Economics around variable-rate fertilizer challenging

The reasons variable-rate application has had lower adoption is a lesson for new ag technologies

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There are good financial reasons that variable-rate application of nutrients hasn’t taken off like automated guidance.

Guidance systems for farm equipment ensure complete coverage without overlap, University of Guelph Professor Alfons Weersink told the 2020 FarmSmart Conference recently at the university. That means savings of $8 per acre for planting.

That’s enough to make it pay, but it also has the advantage of making the job easier and less taxing on the tractor operator.

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Why it matters: Understanding why some technologies are adopted and other are not, can help determine the potential of new agriculture technologies.

The ability to maps zones in fields and to change the rate at which products are applied has meant the ability to switch up how much is applied in productive and unproductive areas of the fields.

Weersink says there are three types of agriculture technology in crops including geographic — which includes guidance, observational — including yield monitors and mapping and variable rate application.

The first two areas have been adopted extensively, but variable-rate application has not.

The concept makes sense: use new technology to target areas which really need the fertilizer and reduce use where it is not of value. It should save money in less and more accurate application of nutrients as well as being better for the environment.

However, Weersink says adoption rates across crop farms are low, although Ontario with 60 per cent of farmer using custom nutrient applicators, has a higher rate of adoption of variable-rate application than Western Canada.

The problem is that there’s great variability in what nitrogen can be applied to get the best net return.

A reduction of five per cent just doesn’t save that much money.

If 22 kg per hectare of nitrogen is applied, the net return is $380. If 80 kg per hectare of nitrogen is applied — the net return is still $380.

Varying the nitrogen rate within the vicinity of the optimum doesn’t make much difference on profit.

Adding or subtracting 30 kg of nitrogen per hectare will get you within $10 per hectare of maximum profit.

Simply put, there’s a large margin of error in choosing the optimal nitrogen rate, so for most farms, at this point it doesn’t pay.

There’s more gain in applying a high rate every year in case that’s a high yielding year, versus overapplying in a low yield year.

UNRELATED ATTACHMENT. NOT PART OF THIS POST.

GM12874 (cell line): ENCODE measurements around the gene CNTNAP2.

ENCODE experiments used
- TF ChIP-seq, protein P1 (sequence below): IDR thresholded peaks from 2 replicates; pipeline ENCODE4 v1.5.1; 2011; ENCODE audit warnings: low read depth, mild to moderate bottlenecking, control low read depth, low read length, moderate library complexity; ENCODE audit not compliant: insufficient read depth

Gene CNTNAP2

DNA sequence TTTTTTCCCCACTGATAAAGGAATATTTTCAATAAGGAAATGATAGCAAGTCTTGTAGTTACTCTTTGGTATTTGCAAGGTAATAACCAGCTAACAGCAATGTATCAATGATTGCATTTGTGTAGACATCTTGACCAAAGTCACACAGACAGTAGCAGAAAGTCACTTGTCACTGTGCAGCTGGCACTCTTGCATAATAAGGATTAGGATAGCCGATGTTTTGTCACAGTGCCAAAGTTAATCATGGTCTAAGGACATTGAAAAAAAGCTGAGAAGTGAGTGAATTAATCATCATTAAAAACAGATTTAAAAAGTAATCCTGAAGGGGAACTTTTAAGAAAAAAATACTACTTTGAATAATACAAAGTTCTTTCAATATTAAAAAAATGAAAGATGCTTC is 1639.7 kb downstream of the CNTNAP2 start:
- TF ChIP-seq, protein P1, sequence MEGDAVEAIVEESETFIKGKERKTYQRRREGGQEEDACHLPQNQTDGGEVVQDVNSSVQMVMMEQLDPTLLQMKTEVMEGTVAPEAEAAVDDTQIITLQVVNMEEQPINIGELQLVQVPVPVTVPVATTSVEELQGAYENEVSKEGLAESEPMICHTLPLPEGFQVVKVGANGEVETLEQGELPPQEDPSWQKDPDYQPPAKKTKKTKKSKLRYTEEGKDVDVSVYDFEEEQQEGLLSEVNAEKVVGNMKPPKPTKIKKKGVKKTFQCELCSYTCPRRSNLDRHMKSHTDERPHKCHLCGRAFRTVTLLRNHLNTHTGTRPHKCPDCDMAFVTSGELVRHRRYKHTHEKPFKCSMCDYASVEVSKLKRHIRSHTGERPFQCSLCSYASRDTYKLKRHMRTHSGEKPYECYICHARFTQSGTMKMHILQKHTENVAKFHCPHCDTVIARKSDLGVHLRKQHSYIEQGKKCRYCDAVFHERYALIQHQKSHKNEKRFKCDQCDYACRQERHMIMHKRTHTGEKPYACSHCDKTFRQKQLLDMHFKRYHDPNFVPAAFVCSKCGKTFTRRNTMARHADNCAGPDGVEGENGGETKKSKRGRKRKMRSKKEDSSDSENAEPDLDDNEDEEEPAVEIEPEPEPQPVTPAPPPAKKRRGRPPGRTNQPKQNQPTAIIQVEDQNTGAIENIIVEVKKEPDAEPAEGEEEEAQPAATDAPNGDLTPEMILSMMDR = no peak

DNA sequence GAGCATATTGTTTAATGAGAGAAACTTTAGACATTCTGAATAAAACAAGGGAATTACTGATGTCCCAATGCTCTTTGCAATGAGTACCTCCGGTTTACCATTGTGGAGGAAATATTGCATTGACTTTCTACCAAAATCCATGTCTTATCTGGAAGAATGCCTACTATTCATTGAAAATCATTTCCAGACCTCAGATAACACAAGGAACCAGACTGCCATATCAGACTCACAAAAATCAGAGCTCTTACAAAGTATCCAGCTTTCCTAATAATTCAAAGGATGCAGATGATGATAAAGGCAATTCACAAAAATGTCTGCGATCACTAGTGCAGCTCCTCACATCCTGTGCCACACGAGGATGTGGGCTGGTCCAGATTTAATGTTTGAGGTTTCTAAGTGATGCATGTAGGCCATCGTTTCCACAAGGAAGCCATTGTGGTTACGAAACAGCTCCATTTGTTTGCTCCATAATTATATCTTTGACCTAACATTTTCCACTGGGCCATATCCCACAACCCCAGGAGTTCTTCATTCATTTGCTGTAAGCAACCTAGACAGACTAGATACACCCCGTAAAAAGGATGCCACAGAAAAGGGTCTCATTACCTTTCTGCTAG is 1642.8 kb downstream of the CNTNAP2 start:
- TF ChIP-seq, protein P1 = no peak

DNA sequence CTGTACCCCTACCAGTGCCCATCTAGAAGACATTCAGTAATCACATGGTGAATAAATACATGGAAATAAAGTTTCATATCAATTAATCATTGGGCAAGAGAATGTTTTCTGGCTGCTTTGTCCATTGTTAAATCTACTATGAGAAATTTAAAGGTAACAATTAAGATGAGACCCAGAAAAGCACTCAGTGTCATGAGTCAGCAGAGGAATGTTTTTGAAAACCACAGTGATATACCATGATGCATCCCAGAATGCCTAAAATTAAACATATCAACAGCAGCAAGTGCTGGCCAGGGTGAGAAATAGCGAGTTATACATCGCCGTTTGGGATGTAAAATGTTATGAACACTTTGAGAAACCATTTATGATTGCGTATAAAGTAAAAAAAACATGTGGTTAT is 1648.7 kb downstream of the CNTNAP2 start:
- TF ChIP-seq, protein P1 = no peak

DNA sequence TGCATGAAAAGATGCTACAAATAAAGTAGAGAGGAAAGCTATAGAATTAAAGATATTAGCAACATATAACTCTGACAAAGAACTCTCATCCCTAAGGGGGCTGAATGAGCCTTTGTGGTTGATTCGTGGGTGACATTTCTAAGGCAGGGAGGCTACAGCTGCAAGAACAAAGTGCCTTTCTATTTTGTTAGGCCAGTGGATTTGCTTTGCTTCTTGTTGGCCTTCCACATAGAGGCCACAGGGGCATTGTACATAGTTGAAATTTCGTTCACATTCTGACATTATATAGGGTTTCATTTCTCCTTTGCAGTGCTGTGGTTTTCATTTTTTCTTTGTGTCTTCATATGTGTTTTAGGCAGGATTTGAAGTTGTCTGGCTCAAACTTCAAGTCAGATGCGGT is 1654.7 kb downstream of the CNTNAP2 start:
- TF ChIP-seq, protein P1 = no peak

Then there’s the extra work.

Variable-rate technology is information intensive. It needs the data to drive the decisions, so additional skills and tools are needed. There’s also the time and management needed to create the maps needed to run the variable-rate equipment.

GPS guidance doesn’t require nearly as many steps.

What drives precision agriculture adoption?

Weersink says there are several factors that drive precision technology to farm-level usefulness including:

  • A valuable output from the process that can be easily managed. For example, an individual cow produces more of a valuable commodity than does an individual corn plant.
  • There’s a short turnaround cycle. A cow can be milked three times per day versus a corn plant harvested once per year. Greenhouse production attracts technology because a pepper plant production cycle is also shorter than that of a corn plant.
  • There are small uncertainties that can be managed, such as animals managed in a barn. This fact makes any area influenced by weather less easily influenced by technology.
  • The technology exists to make it happen.

When one looks at all of those factors — worrying about optimal nitrogen rate in a production season with many variables “might be one of the small things not to sweat.”

Weersink had a question about over application of nutrients, if variable rate isn’t going to be widely enough adopted to solve that problem.

He says that in other research, the fertilizer application rates of farmers were examined. The vast majority of farmers applied around the average rate of nutrients. Only a few used “outrageous” rates, so targeting those farmers could be a high-return activity.

About the author

Editor

John Greig

John Greig has spent his career in agriculture journalism and communications. He lives on a farm near Ailsa Craig, Ontario. Contact John at [email protected] or follow him on Twitter @jgreig

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